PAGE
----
From: Netherlands Commercial Tomato Greenhouse Boosts Production with Cogeneration Plant Powered by World’s First 24-Cylinder Gas Engines, GE, 02 October 2008

Sydney to Canberra Hybrid Fast Train

On 12 February 2009, the UK Government announced that Hitachi trains from the Agility Trains consortium would replace the InterCity 125 trains used between UK cities. This is of relevance to Australia, as the XPT trains used between Sydney, Canberra and Melbourne are derived from the old UK trains. The new Agility Trains may therefore be suitable for use in Australia

Agility Trains will run at 201 km/h and one version will be a hybrid, capable of operating on electricity and diesel. This could be very useful for Australia: the train could run on the electrical supply in Sydney, then change to diesel for the country run to Canberra. While not as fast as Very High Speed trains, such as the TGV (320 km/h) the Angel trains would not require new track or overhead wiring. It should be noted that Queensland's electric tilt train is also partly made by Hitachi.

Very high speed is not needed to make the train trip from Sydney to Canberra by train feasable. At present the rail journey takes more than four hours, at an average speed of about 65 km/h. The new trains could be run from Sydney central station, stopping at Sydney airport and on to Canberra in under three hours. If the trains were equipped with power points beside each seat for laptop computers, as is being done on the refurbished Thalys and WiFi access, as on the Cambridgeshire Guided Busway, it would be attractive to business and private travellers.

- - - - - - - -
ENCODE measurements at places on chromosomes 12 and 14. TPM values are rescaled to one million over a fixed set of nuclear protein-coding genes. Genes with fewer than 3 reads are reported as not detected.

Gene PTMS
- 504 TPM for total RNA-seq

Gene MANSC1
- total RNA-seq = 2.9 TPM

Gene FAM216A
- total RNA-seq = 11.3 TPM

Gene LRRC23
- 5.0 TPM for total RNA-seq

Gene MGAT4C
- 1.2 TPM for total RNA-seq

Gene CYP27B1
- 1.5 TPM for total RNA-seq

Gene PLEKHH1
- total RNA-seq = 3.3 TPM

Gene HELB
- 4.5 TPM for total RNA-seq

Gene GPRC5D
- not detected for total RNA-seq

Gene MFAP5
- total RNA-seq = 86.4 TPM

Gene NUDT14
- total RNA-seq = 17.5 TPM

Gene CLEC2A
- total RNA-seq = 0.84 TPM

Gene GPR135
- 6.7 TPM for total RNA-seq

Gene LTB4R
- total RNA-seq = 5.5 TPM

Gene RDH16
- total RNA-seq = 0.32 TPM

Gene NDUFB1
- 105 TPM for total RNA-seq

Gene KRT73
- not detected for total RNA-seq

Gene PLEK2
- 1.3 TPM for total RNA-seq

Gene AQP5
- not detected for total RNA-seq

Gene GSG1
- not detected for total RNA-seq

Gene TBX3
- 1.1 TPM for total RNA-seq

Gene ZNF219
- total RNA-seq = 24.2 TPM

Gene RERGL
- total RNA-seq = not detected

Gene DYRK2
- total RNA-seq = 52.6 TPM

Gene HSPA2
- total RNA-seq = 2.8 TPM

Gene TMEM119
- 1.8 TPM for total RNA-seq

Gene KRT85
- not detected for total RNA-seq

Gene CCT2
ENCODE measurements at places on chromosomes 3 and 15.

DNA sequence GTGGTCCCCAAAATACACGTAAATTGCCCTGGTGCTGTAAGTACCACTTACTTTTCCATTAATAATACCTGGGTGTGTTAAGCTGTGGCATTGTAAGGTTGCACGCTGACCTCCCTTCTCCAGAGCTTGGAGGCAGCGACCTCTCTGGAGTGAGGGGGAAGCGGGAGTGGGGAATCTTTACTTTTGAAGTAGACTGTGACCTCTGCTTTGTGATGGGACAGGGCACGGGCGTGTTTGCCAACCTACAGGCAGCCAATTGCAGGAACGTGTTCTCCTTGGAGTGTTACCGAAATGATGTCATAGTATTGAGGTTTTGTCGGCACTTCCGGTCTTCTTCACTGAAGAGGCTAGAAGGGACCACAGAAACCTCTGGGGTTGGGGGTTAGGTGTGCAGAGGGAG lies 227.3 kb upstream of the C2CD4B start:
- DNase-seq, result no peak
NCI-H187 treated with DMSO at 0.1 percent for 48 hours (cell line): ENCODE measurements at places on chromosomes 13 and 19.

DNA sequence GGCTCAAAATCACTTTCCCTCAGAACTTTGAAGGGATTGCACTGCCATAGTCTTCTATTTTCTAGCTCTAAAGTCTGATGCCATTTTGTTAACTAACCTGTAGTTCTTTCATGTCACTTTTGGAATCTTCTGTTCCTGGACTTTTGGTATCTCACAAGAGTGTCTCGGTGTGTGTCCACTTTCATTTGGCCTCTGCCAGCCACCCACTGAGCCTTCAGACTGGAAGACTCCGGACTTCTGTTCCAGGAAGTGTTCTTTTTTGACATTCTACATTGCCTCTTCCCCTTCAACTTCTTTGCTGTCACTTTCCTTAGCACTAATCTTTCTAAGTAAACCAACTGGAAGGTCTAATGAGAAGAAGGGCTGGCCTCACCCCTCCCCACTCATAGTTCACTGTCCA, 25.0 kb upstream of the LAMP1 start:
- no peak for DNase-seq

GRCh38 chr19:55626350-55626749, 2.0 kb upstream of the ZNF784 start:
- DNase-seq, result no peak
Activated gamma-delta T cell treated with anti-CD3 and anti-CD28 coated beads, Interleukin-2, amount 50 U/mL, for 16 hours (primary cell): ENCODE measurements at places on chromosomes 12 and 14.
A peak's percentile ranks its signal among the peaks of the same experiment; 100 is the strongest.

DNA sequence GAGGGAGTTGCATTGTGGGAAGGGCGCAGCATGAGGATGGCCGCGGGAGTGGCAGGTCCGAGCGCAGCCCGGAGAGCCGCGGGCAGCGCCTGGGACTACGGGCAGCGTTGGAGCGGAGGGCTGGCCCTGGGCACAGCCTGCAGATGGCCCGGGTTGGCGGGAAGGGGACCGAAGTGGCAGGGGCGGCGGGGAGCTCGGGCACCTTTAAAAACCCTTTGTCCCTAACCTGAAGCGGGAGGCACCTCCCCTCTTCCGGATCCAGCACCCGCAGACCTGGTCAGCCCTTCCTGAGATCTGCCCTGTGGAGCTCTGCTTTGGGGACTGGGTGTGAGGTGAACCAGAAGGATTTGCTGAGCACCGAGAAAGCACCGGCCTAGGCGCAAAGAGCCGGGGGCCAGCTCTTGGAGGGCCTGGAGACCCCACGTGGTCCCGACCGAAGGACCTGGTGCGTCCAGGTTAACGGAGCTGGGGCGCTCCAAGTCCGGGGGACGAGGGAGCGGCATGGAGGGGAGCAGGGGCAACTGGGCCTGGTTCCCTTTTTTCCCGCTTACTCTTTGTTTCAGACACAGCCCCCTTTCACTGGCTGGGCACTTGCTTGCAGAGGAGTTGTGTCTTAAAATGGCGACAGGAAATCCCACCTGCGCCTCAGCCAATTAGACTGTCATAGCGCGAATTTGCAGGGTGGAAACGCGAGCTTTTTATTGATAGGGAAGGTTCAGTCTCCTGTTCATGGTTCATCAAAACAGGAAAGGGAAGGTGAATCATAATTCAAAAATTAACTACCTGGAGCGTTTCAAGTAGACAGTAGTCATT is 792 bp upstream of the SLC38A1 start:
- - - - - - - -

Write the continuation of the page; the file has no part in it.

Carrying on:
Collins Class Submarine Story

The Collins Class Submarine StoryThe Collins Class Submarine Story: Steel, Spies and Spin by Peter Yule and Derek Woolner ( Cambridge University Press, 2008) provided a detailed look at the development process for a complex defence system. The Australian Defence Force's new submarine project, the selection of the design, the politics of building a submarine in Australia and the issues with design, building and testing. A large proportion of the book is devoted to problems with the software for the combat data system of the submarine. What is surprising is that how even with a carefully documented system involving very detailed negotiations, misunderstanding between the parties as to who was to do what when can remain. This book provides useful insights for anyone involved in the development or acquisition of complex high technology products. The Australian Government is considering a Collins class submarine replacement and this book should be required reading for all involved in the new project.

Friday, March 20, 2009

E-portfolios for Vocational Education in Australia